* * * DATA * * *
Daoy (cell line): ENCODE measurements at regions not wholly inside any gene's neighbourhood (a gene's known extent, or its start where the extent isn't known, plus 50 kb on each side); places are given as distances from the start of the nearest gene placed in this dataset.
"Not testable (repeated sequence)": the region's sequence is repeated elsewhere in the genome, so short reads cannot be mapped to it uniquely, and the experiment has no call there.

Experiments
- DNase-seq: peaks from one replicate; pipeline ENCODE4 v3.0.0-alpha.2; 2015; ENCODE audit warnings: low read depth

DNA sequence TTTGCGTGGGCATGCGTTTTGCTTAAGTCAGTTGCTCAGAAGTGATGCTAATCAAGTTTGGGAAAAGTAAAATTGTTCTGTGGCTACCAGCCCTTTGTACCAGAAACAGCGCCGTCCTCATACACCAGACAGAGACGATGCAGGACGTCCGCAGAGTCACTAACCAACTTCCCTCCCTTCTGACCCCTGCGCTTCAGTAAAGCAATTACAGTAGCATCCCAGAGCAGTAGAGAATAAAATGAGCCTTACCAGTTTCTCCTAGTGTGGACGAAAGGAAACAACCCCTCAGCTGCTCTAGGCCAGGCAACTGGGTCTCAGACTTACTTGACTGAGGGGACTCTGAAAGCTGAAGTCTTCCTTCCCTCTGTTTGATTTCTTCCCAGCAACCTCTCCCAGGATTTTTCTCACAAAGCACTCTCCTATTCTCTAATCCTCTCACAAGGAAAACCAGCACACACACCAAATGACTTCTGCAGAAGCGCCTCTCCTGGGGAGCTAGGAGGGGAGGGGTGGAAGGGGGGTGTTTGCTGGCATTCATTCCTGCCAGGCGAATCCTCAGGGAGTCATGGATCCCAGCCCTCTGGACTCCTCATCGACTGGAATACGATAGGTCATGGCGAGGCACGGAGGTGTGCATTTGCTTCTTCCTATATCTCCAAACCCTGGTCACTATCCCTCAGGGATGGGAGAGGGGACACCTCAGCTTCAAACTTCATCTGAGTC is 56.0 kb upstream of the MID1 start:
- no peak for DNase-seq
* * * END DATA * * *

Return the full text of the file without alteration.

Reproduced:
Daoy (cell line): ENCODE measurements at regions not wholly inside any gene's neighbourhood (a gene's known extent, or its start where the extent isn't known, plus 50 kb on each side); places are given as distances from the start of the nearest gene placed in this dataset.
"Not testable (repeated sequence)": the region's sequence is repeated elsewhere in the genome, so short reads cannot be mapped to it uniquely, and the experiment has no call there.

Experiments
- DNase-seq: peaks from one replicate; pipeline ENCODE4 v3.0.0-alpha.2; 2015; ENCODE audit warnings: low read depth

DNA sequence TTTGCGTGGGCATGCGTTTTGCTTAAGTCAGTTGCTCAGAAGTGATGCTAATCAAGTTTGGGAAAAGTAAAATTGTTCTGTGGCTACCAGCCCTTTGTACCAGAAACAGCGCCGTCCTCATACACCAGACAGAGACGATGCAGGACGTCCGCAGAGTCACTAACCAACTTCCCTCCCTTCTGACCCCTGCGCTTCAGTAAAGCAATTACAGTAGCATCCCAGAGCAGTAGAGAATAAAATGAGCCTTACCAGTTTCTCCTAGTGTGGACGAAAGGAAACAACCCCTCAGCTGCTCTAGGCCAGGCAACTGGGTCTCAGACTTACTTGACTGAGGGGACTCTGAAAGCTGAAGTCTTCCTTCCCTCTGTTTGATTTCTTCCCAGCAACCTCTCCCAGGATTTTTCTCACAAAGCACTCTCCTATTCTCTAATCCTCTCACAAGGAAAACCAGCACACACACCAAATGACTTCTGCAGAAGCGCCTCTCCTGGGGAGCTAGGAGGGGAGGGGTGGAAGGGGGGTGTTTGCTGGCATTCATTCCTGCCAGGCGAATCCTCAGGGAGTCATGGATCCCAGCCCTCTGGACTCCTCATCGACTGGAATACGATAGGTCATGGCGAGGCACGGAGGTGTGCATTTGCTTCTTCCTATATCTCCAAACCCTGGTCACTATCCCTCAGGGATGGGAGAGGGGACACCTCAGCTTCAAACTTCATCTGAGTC is 56.0 kb upstream of the MID1 start:
- no peak for DNase-seq